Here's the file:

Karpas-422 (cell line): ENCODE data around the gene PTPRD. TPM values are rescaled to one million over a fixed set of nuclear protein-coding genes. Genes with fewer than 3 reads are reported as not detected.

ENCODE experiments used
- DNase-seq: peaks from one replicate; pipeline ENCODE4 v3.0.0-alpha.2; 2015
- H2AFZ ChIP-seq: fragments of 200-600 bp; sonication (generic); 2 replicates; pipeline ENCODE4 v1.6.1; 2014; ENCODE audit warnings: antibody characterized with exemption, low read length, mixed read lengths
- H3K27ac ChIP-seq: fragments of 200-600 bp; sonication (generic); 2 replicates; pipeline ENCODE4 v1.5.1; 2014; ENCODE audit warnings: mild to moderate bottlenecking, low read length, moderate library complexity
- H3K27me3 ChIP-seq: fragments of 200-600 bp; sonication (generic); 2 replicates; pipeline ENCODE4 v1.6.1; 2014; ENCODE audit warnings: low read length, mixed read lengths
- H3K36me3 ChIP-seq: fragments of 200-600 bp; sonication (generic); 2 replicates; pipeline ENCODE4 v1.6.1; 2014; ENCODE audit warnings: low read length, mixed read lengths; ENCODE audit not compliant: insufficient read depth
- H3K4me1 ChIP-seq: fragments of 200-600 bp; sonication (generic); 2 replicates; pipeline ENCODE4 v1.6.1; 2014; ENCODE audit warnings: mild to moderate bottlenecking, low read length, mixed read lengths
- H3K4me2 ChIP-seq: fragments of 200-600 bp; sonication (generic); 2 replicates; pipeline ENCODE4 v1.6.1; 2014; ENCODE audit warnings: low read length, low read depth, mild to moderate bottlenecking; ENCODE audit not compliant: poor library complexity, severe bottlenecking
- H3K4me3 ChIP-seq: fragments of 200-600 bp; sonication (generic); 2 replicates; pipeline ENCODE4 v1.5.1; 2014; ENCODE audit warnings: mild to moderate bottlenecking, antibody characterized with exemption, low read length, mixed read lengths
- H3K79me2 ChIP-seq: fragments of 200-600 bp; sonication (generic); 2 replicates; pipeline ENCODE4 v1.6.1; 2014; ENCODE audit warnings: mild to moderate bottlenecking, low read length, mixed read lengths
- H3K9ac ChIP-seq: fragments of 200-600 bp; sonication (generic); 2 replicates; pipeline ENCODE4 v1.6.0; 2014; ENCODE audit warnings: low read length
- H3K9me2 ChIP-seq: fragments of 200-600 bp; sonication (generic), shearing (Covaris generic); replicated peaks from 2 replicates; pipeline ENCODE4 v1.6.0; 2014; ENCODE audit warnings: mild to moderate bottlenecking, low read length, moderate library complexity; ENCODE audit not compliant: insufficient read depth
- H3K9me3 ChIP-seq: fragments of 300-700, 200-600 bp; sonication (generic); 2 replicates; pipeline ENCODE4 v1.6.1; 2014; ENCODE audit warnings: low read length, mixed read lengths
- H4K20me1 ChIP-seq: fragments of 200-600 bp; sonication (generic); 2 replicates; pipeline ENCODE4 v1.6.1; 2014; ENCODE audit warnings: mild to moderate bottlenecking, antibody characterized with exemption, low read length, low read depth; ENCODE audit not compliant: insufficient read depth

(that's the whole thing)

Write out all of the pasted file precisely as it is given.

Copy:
Karpas-422 (cell line): ENCODE data around the gene PTPRD. TPM values are rescaled to one million over a fixed set of nuclear protein-coding genes. Genes with fewer than 3 reads are reported as not detected.

ENCODE experiments used
- DNase-seq: peaks from one replicate; pipeline ENCODE4 v3.0.0-alpha.2; 2015
- H2AFZ ChIP-seq: fragments of 200-600 bp; sonication (generic); 2 replicates; pipeline ENCODE4 v1.6.1; 2014; ENCODE audit warnings: antibody characterized with exemption, low read length, mixed read lengths
- H3K27ac ChIP-seq: fragments of 200-600 bp; sonication (generic); 2 replicates; pipeline ENCODE4 v1.5.1; 2014; ENCODE audit warnings: mild to moderate bottlenecking, low read length, moderate library complexity
- H3K27me3 ChIP-seq: fragments of 200-600 bp; sonication (generic); 2 replicates; pipeline ENCODE4 v1.6.1; 2014; ENCODE audit warnings: low read length, mixed read lengths
- H3K36me3 ChIP-seq: fragments of 200-600 bp; sonication (generic); 2 replicates; pipeline ENCODE4 v1.6.1; 2014; ENCODE audit warnings: low read length, mixed read lengths; ENCODE audit not compliant: insufficient read depth
- H3K4me1 ChIP-seq: fragments of 200-600 bp; sonication (generic); 2 replicates; pipeline ENCODE4 v1.6.1; 2014; ENCODE audit warnings: mild to moderate bottlenecking, low read length, mixed read lengths
- H3K4me2 ChIP-seq: fragments of 200-600 bp; sonication (generic); 2 replicates; pipeline ENCODE4 v1.6.1; 2014; ENCODE audit warnings: low read length, low read depth, mild to moderate bottlenecking; ENCODE audit not compliant: poor library complexity, severe bottlenecking
- H3K4me3 ChIP-seq: fragments of 200-600 bp; sonication (generic); 2 replicates; pipeline ENCODE4 v1.5.1; 2014; ENCODE audit warnings: mild to moderate bottlenecking, antibody characterized with exemption, low read length, mixed read lengths
- H3K79me2 ChIP-seq: fragments of 200-600 bp; sonication (generic); 2 replicates; pipeline ENCODE4 v1.6.1; 2014; ENCODE audit warnings: mild to moderate bottlenecking, low read length, mixed read lengths
- H3K9ac ChIP-seq: fragments of 200-600 bp; sonication (generic); 2 replicates; pipeline ENCODE4 v1.6.0; 2014; ENCODE audit warnings: low read length
- H3K9me2 ChIP-seq: fragments of 200-600 bp; sonication (generic), shearing (Covaris generic); replicated peaks from 2 replicates; pipeline ENCODE4 v1.6.0; 2014; ENCODE audit warnings: mild to moderate bottlenecking, low read length, moderate library complexity; ENCODE audit not compliant: insufficient read depth
- H3K9me3 ChIP-seq: fragments of 300-700, 200-600 bp; sonication (generic); 2 replicates; pipeline ENCODE4 v1.6.1; 2014; ENCODE audit warnings: low read length, mixed read lengths
- H4K20me1 ChIP-seq: fragments of 200-600 bp; sonication (generic); 2 replicates; pipeline ENCODE4 v1.6.1; 2014; ENCODE audit warnings: mild to moderate bottlenecking, antibody characterized with exemption, low read length, low read depth; ENCODE audit not compliant: insufficient read depth